Mẹ Nấm’s temporary detention extended for another three months
The 88 Project, February 24, 2017: Blogger Nguyễn Ngọc Như Quỳnh – Mẹ Nấm’s temporary detention was extended for another three months, yet her family did not receive any written notice. Ms. Nguyễn Thị Tuyết Lan, Mẹ Nấm’s mother, told VOA on February 23 that Khánh Hòa province’s People’s Procuracy had signed a temporary detention extension order for her daughter on January 13, but she has not yet seen the written document. All notices thus far have been given to her “verbally.” She told VOA Vietnamese:
“According to the four-month temporary detention order, February 10 should have been the last day of the detention. On February 14, hearing nothing from the authorities, I filed an inquiry. On February 21, they invited me to come to meet with them and said they had the right to extend the detention for another three months. The officer who invited me was Captain Ngô Xuân Phong. He read to me the order signed on January 13 that extended the temporary detention from February 7 to May 7, meaning for three more months. I asked why they had not notified the family. He said they had notified the temporary detainee only.”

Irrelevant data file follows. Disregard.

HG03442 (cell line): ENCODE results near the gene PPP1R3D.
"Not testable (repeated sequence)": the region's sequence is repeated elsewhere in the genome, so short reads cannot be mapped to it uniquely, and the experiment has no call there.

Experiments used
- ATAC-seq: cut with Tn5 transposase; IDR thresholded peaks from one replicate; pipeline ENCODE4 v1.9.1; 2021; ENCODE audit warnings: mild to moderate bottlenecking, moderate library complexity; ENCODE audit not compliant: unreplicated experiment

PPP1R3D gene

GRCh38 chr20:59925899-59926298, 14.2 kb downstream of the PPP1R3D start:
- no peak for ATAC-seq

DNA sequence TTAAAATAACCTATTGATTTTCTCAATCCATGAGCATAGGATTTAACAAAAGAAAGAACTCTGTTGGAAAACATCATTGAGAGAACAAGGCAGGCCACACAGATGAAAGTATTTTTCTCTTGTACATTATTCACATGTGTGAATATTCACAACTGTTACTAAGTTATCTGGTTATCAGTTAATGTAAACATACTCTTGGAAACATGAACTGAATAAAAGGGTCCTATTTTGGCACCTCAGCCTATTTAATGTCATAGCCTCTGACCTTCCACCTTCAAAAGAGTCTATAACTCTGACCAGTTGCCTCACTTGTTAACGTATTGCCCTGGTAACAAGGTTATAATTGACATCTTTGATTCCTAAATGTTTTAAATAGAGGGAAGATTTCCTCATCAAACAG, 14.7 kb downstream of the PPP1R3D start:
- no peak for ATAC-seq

The Public Security agency did not explain why they had not notified Mẹ Nấm lawyer, lawyer Nguyễn Hà Luân of Hưng Đạo Law Firm, either.
Neither the family nor the lawyer have been allowed to communicate with Mẹ Nấm since her arrest on October 10, 2016 under Art. 88. Ms. Tuyết Lan said the law firm had done everything they could, but their written requests to meet with Mẹ Nấm did not receive any response from the authorities.
Mẹ Nấm is a single mother of two young children. During the last month, the family was not allowed to even send her a short note from her children to ask after their mother’s health.
Read more about Mẹ Nấm here, and the heartfelt letter from her mother after Mẹ Nấm’s arrest.
And, please take Amnesty International’s Urgent Action for Mẹ Nấm to demand the Vietnamese authorities to release Mẹ Nấm and to ensure her rights to have access to family and lawyers, to adequate treatment and medical care.
© 2017 The 88 Project